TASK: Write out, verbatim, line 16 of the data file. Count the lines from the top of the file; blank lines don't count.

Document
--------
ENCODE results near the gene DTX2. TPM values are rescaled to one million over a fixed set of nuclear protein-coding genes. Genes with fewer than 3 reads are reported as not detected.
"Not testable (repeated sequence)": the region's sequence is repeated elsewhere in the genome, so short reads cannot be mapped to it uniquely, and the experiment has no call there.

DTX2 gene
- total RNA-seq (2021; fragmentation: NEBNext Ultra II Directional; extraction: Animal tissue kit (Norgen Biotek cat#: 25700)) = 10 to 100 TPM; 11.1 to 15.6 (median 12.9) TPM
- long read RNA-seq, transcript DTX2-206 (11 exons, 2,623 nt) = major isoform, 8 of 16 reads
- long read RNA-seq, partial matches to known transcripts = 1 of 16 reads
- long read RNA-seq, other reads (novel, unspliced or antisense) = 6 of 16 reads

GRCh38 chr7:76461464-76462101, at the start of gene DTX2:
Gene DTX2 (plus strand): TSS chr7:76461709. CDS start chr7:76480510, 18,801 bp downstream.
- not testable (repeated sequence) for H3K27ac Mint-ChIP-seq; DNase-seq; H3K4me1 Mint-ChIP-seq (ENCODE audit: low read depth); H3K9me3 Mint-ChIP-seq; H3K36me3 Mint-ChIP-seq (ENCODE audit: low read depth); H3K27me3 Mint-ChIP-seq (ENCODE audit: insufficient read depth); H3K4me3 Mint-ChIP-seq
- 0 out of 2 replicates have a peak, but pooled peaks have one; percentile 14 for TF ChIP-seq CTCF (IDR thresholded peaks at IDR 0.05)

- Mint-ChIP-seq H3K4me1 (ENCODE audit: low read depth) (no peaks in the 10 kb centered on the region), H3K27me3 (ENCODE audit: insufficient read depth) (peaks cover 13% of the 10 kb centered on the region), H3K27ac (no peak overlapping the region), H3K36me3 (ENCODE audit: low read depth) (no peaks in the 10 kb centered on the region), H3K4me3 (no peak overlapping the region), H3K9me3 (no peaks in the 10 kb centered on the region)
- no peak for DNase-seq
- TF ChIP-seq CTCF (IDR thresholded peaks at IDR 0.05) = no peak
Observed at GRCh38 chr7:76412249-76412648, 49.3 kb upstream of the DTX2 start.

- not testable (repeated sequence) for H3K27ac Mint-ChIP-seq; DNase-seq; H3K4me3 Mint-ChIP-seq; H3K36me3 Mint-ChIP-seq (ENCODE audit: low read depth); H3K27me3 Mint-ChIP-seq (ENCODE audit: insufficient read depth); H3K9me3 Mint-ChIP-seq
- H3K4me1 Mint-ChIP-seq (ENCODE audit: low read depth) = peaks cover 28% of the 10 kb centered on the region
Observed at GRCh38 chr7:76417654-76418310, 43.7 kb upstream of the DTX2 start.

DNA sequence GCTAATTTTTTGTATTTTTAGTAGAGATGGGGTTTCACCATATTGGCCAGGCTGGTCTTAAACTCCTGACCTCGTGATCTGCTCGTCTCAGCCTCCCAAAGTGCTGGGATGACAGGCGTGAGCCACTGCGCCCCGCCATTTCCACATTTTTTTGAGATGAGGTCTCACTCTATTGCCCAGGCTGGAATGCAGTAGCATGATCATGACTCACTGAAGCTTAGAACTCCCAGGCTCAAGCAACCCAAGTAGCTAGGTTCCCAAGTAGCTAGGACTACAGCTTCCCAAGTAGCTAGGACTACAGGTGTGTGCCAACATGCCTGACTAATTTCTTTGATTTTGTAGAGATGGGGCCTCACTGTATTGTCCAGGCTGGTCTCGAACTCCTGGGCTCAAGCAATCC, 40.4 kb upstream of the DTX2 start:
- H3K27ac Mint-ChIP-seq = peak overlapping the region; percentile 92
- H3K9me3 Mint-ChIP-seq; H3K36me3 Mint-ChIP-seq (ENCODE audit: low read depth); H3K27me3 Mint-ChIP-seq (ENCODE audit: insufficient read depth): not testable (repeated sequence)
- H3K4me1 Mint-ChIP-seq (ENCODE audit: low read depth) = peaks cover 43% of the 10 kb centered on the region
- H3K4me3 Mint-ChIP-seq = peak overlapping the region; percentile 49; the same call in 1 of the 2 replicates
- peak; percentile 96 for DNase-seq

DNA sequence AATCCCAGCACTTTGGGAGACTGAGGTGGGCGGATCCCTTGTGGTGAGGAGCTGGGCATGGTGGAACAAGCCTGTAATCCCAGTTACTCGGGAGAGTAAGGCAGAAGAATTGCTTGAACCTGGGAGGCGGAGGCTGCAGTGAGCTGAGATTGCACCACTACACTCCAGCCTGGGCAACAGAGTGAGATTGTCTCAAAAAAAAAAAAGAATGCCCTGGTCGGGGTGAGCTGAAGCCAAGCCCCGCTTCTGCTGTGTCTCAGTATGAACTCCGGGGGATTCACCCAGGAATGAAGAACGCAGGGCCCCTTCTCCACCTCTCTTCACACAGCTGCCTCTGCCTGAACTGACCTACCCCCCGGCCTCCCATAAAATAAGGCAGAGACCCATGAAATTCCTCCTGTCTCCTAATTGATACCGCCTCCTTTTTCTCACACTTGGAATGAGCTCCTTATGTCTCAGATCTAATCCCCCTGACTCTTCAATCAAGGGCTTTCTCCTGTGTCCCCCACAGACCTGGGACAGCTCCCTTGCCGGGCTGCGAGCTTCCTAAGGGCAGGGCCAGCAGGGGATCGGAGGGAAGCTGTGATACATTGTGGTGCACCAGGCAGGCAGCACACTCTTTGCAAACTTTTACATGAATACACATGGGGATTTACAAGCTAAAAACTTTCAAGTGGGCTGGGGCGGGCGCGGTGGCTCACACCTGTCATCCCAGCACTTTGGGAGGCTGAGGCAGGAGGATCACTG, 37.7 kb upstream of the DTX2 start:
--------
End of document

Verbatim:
- not testable (repeated sequence) for H3K27ac Mint-ChIP-seq; DNase-seq; H3K4me3 Mint-ChIP-seq; H3K36me3 Mint-ChIP-seq (ENCODE audit: low read depth); H3K27me3 Mint-ChIP-seq (ENCODE audit: insufficient read depth); H3K9me3 Mint-ChIP-seq